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Day By Day: Envy - Learning to live with the green-eyed monster

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There are plenty of things in my life to feel guilty about -- everything from cutting the hair on my neighbor's brand new hula doll when I was 8 and lying about it, to gas-lighting Kevin last week into thinking he was the one who forgot to close the freezer door. And when I think about all those guilt trips over the years, a lot of them have to do with one of the world's most ancient sins -- envy.

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I have always had a problem with envy. It goes without saying that I envy skinny people, people who can eat whatever they want and not gain weight, and people who don't really care about weight at all.

But I've also envied less conventional things over the years like the kids at school who got to throw away their brown sack lunch bag every day instead of folding it up to be used again tomorrow (back then you were just green with envy). I envied friends who lived in town and had paved streets to bike on instead of gravel roads, half of which ended up imbedded in my knees when I inevitably crashed after hitting a rut.

I envied a lot of girls at boarding school. They all seemed to have better hair, more money and bigger plans than me. Oh, I would privately think big about becoming the next Barbara Walters or Joan Rivers, but then I figured they had lots better chances than I ever would so I decided to just envy them rather than act.

I envied the young couple who lived downstairs from us after we first got married. They saved everything they made and moved out of our dumpy building after only six months to buy a house. Never mind that he was a jerk and she never told him so. They were smarter than I was. With any kind of luck she's dumped him by now and he's left holding some bad mortgage on a starter castle somewhere.

When I went back to college, I envied kids who knew what they wanted to do. I just knew I didn't want to work in an insurance office anymore. I have a bachelor's degree in that. I'm still not sure what I want to do, and I still envy people who do whether it is a career for a lifetime or something they just decide to up and try.

The thing is, I look at envy in a more positive light these days. As sins go, it isn't all bad. I kind of think of it more as a deeply cultivated sense of appreciation. The truth is, I probably wouldn't want to or have the energy for doing what it takes to get the things I envy these days, so where's the harm?

Short of winning the lottery, getting rich sounds like a lot of work and kind of risky. Someone might kidnap my kids or steal my car. No one seeing me or my car or my kids would ever get the impression we are worth much in the way of ransom.

Being beautiful appears to be temporary, and ordinarily bright women seem to lose all sense of proper proportion when it comes to cosmetic surgery, many ending up like something off the sci-fi channel or victims of some terrible wind tunnel accident.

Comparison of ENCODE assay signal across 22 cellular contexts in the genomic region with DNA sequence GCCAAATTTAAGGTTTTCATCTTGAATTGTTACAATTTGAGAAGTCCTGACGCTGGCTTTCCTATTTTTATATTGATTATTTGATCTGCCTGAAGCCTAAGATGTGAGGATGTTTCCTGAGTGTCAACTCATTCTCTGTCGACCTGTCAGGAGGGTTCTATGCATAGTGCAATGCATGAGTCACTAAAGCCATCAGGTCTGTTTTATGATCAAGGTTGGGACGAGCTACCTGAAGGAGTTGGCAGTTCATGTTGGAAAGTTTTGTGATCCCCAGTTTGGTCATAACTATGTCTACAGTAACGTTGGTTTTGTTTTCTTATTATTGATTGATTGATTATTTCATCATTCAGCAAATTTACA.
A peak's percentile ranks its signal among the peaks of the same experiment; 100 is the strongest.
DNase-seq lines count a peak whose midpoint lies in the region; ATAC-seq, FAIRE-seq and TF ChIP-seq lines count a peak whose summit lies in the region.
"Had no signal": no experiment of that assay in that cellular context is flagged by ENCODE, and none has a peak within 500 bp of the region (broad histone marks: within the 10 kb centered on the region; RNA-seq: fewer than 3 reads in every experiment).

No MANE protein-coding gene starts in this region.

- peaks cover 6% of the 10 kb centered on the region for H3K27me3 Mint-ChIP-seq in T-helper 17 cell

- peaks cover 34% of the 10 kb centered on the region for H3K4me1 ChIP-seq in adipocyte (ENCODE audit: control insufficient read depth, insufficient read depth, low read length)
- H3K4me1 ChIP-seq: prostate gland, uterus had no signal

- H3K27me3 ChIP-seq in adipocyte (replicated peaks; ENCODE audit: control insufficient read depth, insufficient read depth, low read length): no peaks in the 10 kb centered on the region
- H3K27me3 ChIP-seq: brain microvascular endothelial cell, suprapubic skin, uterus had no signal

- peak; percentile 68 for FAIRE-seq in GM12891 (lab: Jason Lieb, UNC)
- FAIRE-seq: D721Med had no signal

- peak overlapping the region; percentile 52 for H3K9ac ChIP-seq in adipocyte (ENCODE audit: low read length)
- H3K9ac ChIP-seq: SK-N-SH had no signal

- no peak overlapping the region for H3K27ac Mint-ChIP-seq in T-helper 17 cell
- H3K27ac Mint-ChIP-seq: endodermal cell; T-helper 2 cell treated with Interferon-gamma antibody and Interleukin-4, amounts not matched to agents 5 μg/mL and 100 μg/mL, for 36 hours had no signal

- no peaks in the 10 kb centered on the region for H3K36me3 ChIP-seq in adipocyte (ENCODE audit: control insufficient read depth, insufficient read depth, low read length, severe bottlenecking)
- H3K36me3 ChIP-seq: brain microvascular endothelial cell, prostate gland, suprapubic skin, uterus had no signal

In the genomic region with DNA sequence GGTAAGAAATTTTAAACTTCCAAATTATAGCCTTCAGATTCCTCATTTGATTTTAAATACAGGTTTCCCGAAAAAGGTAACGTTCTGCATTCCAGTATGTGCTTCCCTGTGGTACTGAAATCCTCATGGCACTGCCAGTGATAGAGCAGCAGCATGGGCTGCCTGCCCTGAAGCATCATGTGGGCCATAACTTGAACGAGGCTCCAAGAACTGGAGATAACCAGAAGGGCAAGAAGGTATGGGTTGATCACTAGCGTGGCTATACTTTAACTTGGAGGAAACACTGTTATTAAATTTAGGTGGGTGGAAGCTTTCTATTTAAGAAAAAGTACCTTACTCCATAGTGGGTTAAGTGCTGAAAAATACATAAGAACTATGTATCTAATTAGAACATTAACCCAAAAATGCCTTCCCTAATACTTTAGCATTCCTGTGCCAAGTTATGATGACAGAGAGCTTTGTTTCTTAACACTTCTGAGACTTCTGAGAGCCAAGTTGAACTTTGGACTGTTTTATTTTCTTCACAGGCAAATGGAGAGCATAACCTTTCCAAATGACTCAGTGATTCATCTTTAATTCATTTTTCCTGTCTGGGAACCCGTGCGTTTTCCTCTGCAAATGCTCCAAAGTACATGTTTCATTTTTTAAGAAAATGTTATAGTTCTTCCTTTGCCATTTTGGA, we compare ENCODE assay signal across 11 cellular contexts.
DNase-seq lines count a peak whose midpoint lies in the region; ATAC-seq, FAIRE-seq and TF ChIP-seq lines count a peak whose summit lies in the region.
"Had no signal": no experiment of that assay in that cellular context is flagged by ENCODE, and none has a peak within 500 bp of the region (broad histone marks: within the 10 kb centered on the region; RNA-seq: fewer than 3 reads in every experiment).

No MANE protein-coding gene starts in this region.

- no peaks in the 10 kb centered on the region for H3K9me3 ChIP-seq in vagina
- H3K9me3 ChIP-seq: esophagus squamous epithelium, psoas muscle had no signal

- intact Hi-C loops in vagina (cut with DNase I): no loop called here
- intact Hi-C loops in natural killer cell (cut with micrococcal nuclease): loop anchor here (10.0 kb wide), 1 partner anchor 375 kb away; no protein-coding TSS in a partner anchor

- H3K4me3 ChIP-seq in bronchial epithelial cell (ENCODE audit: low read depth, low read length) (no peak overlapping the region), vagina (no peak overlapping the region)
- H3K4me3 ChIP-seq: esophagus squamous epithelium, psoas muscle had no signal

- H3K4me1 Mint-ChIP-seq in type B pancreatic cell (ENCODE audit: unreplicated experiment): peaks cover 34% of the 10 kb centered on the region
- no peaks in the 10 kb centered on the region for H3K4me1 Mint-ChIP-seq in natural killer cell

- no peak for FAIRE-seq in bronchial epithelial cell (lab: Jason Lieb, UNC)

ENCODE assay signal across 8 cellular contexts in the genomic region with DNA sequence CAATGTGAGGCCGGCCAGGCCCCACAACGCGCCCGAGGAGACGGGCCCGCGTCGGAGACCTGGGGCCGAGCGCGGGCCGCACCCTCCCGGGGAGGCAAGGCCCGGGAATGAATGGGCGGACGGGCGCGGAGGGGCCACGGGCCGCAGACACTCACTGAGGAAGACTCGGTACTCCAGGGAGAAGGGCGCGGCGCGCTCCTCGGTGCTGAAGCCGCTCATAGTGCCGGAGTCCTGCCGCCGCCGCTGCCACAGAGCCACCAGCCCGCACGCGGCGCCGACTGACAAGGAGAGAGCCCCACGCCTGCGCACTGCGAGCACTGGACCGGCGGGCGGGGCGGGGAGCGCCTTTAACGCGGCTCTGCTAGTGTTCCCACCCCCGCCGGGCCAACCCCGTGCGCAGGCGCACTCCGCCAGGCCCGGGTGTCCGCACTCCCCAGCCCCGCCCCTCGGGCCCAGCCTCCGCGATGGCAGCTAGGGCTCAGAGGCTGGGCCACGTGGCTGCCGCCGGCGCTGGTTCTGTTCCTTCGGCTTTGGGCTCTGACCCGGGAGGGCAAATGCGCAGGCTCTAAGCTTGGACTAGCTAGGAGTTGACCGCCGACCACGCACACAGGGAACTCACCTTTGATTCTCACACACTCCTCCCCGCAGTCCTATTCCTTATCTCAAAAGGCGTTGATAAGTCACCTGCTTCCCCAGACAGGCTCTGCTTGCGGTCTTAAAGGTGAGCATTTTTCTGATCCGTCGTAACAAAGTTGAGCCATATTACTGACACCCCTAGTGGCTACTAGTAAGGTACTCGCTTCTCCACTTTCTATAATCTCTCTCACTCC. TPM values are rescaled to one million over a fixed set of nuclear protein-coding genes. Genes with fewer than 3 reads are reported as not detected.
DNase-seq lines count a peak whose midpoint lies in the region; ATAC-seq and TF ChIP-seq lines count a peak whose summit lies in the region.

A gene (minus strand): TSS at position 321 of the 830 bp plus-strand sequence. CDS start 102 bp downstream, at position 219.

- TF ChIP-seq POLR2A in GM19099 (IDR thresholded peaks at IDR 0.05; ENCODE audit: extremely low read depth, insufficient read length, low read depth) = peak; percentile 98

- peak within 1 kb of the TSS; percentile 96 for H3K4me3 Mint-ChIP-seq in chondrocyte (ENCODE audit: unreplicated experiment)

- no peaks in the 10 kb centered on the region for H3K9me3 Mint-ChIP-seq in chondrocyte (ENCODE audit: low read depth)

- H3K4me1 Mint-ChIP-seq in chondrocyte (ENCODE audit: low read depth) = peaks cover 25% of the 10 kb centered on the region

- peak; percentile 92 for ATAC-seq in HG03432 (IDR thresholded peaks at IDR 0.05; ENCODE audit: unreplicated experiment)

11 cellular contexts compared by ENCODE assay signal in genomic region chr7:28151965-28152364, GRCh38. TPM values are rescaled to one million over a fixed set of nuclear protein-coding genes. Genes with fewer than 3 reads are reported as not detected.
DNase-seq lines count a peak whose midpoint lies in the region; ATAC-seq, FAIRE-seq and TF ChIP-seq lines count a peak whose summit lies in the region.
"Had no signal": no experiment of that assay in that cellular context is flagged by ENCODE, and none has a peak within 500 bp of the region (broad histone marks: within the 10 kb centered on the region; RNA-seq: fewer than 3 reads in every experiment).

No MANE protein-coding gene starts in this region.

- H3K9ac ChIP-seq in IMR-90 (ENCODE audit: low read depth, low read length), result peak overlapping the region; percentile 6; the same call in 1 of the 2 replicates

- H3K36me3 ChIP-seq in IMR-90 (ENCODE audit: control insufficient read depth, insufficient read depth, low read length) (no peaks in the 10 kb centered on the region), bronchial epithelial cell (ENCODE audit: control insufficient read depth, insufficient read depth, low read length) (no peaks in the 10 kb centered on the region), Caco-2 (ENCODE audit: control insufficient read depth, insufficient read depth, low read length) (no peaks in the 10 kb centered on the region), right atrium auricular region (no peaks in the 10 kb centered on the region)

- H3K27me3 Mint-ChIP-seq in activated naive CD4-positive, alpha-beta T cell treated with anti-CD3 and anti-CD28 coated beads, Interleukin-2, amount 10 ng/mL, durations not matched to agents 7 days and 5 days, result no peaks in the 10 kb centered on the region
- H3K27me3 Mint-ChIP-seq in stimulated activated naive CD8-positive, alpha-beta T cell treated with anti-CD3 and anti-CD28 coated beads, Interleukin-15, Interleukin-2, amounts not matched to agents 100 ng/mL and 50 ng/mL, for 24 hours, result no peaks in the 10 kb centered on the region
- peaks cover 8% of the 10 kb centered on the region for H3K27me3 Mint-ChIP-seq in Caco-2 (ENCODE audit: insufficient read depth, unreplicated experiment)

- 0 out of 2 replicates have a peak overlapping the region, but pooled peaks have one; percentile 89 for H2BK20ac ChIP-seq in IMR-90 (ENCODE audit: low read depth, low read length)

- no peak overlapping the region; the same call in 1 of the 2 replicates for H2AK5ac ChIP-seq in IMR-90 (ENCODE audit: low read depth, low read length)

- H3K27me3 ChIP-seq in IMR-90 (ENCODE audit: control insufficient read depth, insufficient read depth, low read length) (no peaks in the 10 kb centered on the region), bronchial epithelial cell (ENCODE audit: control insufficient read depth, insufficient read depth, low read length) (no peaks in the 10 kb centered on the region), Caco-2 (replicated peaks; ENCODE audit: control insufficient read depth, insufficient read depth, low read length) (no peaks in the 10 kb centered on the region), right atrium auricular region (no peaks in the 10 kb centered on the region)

I still envy good hair, nice nails and a job at the airlines (all those free tickets), but it's manageable.

I was in Florida last week spending time with someone I have envied most of my life -- my sister Mary. When I was a kid, I envied her beauty and the way people seemed drawn to her. She's still that way. Some of the most interesting people I've ever met I've met through her. She has always attracted a pretty good class of person, and since marrying my brother-in-law, Dave, her track record has been even better.

Take their friends in Florida, for example. I likely would never come across the likes of Jul or Erica or Walter on my own, but I can happily add them to the list of people I envy -- make that appreciate -- these days.

Jul has a lot of things people envy, but those are just things and really don't tell the story. The thing about Jul is that a few years back she lost the love of her life when her husband died, but she didn't lose her love of life. I do envy that.

Erika is fearless and fearsome, a combination that used to intimidate me but, when applied properly and fairly across the board no matter who you are or what you have, is something to be admired.

And then there's Walter, yet another older man who leaves much younger guys in the dust. Walter turns 91 today and he has been a Florida friend of Mary and Dave's for years. But I didn't really start to appreciate him until Katie and Cory returned from their spring break trip last year and talked all about Walter.

I met him for myself, and he easily slipped onto my list of people to appreciate. Walter makes 90 look good -- not just good, but fun. It explains his appeal to almost everyone who meets him, from my 19-year-old daughter to the countless people who stop by his chair on the beach every morning to talk with him.

Smart, fit and insightful, Walter tops out the list of people I now very comfortably and proudly admit that I envy. What sane person wouldn't?

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Meg Heaton
Meg Heaton has been a reporter with the Hudson Star Observer since 1990. She has a bachelor’s degree in anthropology and Native American Studies from the University of Wisconsin-Eau Claire.
(715) 808-8604
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